The Federal Trade Commission has reached a settlement with Altmeyer Home Stores, Inc., a retailer of draperies and curtains -- headquartered in New Kensington, Pennsylvania -- to resolve charges that it failed to tell job applicants denied employment when information in the applicants’ credit records played a role in the denials. The FTC also alleged that Altmeyer failed to tell the applicants the name and address of the company that provided the credit-history information. That failure prevented consumers from getting information crucial to exercising their rights under the FCRA to correct any erroneous entries in their credit reports. The proposed settlement would remedy the violations charged and prohibit Altmeyer from engaging in similar violations of the federal Fair Credit Reporting Act (FCRA) in the future.
The FCRA was designed to give consumers an opportunity, at no cost to them, to learn the contents of and challenge incorrect information in their credit reports. These reports, which are compiled by consumer reporting agencies, contain important information about consumer credit and loan accounts, bill-paying habits, and certain other information. Under the law, when a consumer is denied credit, insurance or employment based in whole or in part on information in his or her credit report, the denying company must notify the consumer that the report played a role in the denial and also give the consumer the name and address of the consumer reporting agency that supplied the consumer’s credit report. Thereafter, the consumer can contact the credit reporting agency within 60 days to obtain a free copy of the credit report, check for errors and, if any are found, request that the agency reinvestigate and correct them.
In the complaint detailing the charges, the FTC alleged that it was not Altmeyer’s practice to advise job applicants when their credit reports contributed to a decision to deny applications or rescind offers of employment, or to advise these applicants of the name and address of the consumer reporting agency that supplied the report, in violation of the FCRA.
The proposed consent agreement to settle the charges, announced today for public comment before the Commission determines whether to make it final, would require Altmeyer to comply with the notification provisions of the FCRA in the future.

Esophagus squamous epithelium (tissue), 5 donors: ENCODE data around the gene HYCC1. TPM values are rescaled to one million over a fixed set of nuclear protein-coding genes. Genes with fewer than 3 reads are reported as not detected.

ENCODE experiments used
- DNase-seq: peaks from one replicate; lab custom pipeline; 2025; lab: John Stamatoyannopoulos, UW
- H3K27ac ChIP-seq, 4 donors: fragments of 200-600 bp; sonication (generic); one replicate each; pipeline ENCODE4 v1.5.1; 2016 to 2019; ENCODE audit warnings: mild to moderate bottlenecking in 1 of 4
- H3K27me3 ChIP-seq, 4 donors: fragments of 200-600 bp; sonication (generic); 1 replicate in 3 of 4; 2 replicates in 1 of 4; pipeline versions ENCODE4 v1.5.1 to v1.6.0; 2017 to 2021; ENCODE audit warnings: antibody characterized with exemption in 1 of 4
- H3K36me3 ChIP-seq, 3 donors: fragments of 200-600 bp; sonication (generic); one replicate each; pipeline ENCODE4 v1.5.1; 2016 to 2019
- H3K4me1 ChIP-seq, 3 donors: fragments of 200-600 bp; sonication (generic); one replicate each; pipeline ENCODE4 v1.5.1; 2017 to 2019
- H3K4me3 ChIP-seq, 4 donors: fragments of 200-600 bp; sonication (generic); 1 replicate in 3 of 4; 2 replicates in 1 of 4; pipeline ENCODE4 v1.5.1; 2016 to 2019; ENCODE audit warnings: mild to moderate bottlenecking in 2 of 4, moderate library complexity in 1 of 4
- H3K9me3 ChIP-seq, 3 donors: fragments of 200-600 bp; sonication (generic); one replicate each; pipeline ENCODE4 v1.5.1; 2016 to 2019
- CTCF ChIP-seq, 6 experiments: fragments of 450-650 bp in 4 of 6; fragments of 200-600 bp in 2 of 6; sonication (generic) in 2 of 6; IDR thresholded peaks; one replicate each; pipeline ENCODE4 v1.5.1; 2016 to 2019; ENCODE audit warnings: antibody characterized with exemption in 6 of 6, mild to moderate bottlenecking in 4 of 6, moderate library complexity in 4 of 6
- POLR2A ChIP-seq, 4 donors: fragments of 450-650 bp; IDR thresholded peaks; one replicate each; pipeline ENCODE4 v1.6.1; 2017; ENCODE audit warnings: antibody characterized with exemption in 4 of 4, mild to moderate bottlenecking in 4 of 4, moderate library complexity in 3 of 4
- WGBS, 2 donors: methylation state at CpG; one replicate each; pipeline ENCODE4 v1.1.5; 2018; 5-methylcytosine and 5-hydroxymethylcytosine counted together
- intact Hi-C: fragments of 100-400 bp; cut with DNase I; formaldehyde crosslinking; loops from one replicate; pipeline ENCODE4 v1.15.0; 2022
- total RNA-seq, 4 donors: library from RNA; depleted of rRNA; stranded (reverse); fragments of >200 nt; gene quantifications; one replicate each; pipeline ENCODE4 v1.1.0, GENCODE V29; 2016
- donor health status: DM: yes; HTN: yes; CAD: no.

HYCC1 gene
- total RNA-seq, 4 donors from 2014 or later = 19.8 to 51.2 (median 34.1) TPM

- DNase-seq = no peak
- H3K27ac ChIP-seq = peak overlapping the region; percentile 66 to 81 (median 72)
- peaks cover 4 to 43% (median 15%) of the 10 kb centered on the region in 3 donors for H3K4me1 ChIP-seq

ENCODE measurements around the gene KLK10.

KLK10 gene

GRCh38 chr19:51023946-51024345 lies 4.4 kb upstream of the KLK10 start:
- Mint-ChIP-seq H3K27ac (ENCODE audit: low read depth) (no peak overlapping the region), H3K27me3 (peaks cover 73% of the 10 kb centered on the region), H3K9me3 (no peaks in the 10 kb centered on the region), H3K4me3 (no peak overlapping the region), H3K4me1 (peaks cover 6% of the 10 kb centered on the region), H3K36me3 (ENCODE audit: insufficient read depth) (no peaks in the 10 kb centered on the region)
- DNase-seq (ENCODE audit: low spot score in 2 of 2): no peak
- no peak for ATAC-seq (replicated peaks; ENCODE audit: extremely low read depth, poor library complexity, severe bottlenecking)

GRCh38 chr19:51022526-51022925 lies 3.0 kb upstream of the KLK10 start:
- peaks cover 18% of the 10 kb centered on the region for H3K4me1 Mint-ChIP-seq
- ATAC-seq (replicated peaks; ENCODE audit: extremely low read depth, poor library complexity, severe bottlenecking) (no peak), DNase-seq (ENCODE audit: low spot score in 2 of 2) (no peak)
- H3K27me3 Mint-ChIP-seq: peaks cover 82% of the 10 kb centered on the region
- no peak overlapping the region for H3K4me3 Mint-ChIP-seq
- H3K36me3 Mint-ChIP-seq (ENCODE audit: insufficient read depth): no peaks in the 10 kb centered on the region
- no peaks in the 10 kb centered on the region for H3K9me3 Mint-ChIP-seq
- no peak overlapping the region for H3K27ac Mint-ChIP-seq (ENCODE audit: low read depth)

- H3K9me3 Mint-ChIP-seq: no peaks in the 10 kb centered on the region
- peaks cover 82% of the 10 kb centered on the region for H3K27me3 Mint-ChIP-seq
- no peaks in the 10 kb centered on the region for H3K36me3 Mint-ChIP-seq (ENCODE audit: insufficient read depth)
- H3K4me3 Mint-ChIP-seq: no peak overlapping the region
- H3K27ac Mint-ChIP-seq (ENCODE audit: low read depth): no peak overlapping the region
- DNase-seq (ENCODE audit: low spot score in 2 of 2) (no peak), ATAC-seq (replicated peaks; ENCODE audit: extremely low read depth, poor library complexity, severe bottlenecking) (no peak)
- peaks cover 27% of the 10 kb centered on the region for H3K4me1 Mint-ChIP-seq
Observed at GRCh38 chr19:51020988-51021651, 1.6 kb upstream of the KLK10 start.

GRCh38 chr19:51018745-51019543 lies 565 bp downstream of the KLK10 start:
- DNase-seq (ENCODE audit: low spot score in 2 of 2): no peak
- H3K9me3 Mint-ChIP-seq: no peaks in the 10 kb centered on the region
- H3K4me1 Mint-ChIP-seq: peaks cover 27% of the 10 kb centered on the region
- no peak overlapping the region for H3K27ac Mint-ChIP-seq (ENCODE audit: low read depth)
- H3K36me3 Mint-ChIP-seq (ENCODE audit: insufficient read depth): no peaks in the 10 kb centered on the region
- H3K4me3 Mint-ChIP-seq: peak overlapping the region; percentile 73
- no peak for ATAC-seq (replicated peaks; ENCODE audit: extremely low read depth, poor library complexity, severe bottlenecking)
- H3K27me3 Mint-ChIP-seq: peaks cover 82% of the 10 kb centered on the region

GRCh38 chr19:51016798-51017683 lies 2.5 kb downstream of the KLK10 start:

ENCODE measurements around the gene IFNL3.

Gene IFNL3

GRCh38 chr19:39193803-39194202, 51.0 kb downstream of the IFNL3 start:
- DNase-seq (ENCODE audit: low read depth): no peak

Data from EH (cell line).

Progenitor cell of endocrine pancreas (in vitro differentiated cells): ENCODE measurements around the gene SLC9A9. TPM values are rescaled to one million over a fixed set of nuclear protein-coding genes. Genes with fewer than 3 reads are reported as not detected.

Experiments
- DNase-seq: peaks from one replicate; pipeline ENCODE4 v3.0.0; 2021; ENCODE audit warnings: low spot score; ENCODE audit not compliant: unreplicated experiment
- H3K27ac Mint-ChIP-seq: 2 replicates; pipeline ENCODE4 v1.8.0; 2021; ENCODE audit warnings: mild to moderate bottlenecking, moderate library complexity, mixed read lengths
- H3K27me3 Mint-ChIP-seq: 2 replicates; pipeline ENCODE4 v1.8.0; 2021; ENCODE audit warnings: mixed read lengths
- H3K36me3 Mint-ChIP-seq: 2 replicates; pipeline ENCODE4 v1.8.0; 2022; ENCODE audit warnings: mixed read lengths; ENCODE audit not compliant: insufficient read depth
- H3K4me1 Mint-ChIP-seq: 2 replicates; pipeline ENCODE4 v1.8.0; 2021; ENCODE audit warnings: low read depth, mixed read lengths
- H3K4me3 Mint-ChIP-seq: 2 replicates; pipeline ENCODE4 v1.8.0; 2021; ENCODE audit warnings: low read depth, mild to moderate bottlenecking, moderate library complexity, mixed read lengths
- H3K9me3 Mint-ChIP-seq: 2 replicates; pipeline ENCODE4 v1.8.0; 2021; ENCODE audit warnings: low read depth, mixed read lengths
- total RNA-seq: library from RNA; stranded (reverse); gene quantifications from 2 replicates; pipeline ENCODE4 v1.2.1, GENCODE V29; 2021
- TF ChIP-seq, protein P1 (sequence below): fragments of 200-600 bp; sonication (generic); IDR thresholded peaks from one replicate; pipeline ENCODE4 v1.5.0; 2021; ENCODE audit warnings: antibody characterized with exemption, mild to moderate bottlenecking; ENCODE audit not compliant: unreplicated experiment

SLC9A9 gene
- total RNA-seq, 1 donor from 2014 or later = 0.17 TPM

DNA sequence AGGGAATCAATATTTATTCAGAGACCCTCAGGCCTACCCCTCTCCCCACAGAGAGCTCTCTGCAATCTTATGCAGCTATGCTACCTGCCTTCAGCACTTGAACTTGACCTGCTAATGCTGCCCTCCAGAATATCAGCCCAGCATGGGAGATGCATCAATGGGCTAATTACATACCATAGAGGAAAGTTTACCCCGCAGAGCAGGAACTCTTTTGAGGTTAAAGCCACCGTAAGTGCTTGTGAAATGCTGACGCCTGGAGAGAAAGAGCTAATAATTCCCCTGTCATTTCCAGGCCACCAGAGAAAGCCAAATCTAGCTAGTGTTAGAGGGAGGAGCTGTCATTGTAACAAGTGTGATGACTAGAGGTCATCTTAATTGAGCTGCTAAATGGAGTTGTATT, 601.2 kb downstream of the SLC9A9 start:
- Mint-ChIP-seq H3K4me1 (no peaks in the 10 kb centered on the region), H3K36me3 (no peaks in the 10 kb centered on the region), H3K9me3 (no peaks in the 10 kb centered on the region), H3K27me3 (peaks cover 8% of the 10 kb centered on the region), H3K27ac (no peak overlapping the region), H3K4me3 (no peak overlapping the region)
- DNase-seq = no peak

The order also contains various recordkeeping and reporting provisions that would assist the FTC in monitoring the respondent’s compliance.
Several free FTC brochures address the issues raised by this case and new responsibilities for employers under the amended FCRA. "Consumer Reports: What Employers Should Know About Using Them," explains the FCRA, how employers can use credit reports and their legal responsibility to notify applicants when information in their credit reports influences a decision not to hire them. For example, effective Sept. 30, 1997, the FCRA requires that an employer disclose to an applicant or an employee that it may obtain his or her credit report before doing so, and to obtain from the applicant or employee a written permission to obtain such report. In addition, "Credit and Your Consumer Rights" and "Fair Credit Reporting" are for consumers and provide information about how credit reports are compiled and used, who has access to them, and how the laws help ensure the accuracy and privacy of these reports.
The Commission vote to accept the proposed consent agreement for public comment in this case was 4-0, with Commissioner Mary L. Azcuenaga not participating. An announcement regarding the agreement will be published in the Federal Register shortly. It will be subject to public comment for 60 days, after which the Commission will decide whether to make them final. Comments should be addressed to the FTC, Office of the Secretary, 6th Street and Pennsylvania Avenue, N.W., Washington, D.C. 20580.
NOTE: A consent agreement is for settlement purposes only and does not constitute an admission of a law violation. When the Commission issues a consent order on a final basis, it carries the force of law with respect to future actions. Each violation of such an order may result in a civil penalty of $11,000.
Copies of the brochures referenced above, and the complaint, proposed consent agreement, and analysis of the agreement to assist the public in commenting, are available from the FTC’s web site at http://www.ftc.gov and also from the FTC’s Consumer Response Center, Room 130, 6th Street and Pennsylvania Avenue, N.W., Washington, D.C. 20580; 202-326-3128; TDD for the hearing impaired 1-866-653-4261. Consent agreements subject to public comment also are available by calling 202-326-3627. To find out the latest news as it is announced, call the FTC NewsPhone recording at 202-326-2710.
(FTC File No. 962 3063)